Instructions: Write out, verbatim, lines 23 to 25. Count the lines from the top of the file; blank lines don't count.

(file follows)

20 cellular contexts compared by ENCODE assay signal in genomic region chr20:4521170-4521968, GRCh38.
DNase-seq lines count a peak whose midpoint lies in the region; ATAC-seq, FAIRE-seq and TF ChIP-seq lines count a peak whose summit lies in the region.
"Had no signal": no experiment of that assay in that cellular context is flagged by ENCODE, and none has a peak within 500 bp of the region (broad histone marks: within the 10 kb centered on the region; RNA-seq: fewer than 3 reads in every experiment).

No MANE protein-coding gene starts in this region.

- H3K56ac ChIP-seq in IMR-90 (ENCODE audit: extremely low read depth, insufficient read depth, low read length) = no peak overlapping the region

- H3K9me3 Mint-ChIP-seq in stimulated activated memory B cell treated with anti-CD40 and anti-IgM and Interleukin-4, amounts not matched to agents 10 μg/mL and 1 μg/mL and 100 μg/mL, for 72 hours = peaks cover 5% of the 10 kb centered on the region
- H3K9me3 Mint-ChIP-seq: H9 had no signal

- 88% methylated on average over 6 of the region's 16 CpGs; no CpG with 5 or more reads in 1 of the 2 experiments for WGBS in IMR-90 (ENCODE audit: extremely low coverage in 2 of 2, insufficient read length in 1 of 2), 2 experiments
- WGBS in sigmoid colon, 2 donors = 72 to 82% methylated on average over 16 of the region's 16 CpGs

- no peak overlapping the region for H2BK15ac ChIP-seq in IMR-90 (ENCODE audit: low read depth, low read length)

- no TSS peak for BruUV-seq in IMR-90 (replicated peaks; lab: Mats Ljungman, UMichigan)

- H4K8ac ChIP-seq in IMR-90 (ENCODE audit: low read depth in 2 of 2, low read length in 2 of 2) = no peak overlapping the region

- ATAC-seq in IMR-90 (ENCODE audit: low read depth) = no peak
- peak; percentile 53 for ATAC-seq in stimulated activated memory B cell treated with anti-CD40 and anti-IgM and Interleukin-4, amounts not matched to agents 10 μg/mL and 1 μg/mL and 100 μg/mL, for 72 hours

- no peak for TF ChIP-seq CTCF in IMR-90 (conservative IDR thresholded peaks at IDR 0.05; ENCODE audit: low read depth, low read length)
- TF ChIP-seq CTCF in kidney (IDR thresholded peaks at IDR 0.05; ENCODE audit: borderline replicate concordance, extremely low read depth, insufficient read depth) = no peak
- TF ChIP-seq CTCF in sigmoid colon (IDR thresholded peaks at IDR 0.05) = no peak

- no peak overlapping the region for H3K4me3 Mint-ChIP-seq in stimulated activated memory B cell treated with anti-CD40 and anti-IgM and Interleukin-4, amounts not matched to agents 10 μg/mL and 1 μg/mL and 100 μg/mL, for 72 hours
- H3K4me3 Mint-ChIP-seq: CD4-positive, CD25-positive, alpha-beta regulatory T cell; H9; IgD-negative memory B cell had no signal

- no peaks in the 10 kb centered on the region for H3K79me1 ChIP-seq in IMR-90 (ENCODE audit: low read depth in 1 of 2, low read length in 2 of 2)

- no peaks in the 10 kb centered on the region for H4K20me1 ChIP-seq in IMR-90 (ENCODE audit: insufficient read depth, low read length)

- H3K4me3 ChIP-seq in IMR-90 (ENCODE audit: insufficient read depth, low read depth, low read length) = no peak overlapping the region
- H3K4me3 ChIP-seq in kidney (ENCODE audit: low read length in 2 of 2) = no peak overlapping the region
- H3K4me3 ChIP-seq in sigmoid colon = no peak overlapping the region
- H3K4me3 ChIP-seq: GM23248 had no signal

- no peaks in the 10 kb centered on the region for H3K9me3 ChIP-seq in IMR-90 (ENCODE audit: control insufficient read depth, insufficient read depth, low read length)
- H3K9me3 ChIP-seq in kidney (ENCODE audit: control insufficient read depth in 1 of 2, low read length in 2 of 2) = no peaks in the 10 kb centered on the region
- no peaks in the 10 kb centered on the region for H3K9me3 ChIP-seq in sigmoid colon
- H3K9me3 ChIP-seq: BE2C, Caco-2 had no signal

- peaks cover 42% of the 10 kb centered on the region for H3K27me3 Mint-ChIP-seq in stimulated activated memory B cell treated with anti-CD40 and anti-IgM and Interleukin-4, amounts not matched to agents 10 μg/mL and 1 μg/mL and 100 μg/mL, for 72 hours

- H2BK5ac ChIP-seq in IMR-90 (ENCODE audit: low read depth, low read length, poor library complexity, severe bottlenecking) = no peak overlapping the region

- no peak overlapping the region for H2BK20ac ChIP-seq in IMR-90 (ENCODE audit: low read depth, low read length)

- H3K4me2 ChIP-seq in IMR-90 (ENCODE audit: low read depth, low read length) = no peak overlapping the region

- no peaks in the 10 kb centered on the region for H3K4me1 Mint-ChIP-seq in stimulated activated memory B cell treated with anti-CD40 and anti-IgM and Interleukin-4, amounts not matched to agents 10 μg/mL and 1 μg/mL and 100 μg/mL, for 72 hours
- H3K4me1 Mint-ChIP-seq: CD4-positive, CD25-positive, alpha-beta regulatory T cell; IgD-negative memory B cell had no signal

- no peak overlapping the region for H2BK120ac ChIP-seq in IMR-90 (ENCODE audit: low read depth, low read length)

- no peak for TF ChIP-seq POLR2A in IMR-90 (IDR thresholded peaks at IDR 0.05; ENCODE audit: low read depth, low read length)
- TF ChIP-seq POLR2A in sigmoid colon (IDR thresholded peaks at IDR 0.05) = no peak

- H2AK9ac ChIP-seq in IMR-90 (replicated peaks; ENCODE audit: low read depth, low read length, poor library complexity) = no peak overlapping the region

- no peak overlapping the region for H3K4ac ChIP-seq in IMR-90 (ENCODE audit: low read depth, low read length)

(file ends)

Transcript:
- H3K4me3 ChIP-seq in kidney (ENCODE audit: low read length in 2 of 2) = no peak overlapping the region
- H3K4me3 ChIP-seq in sigmoid colon = no peak overlapping the region
- H3K4me3 ChIP-seq: GM23248 had no signal